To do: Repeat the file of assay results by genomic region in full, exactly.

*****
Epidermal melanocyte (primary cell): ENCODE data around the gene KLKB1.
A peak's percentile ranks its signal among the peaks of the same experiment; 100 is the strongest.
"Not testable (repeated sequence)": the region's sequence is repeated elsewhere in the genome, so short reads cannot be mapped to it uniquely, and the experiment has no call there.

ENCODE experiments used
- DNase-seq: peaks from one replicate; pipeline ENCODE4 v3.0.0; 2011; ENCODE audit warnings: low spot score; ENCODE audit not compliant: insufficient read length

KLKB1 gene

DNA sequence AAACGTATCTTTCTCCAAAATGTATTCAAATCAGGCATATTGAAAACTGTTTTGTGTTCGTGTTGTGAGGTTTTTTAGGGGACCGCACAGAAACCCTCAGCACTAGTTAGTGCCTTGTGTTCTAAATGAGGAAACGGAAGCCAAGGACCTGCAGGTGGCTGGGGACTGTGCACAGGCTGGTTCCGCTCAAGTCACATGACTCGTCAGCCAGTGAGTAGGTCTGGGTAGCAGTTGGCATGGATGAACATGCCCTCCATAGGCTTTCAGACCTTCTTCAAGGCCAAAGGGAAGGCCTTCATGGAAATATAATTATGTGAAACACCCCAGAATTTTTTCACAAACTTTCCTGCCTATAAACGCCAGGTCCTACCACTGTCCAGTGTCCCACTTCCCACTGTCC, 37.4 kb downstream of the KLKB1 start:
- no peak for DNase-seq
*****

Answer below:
Epidermal melanocyte (primary cell): ENCODE data around the gene KLKB1.
A peak's percentile ranks its signal among the peaks of the same experiment; 100 is the strongest.
"Not testable (repeated sequence)": the region's sequence is repeated elsewhere in the genome, so short reads cannot be mapped to it uniquely, and the experiment has no call there.

ENCODE experiments used
- DNase-seq: peaks from one replicate; pipeline ENCODE4 v3.0.0; 2011; ENCODE audit warnings: low spot score; ENCODE audit not compliant: insufficient read length

KLKB1 gene

DNA sequence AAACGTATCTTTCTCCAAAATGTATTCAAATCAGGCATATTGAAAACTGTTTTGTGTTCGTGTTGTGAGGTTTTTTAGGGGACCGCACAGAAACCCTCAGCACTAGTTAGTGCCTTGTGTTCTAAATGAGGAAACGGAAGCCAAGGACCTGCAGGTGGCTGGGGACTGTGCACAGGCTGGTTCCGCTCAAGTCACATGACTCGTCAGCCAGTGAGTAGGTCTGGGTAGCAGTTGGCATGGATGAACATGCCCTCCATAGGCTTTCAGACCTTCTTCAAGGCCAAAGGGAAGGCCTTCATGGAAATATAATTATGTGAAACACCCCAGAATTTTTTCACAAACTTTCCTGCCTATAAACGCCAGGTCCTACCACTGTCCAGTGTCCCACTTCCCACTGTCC, 37.4 kb downstream of the KLKB1 start:
- no peak for DNase-seq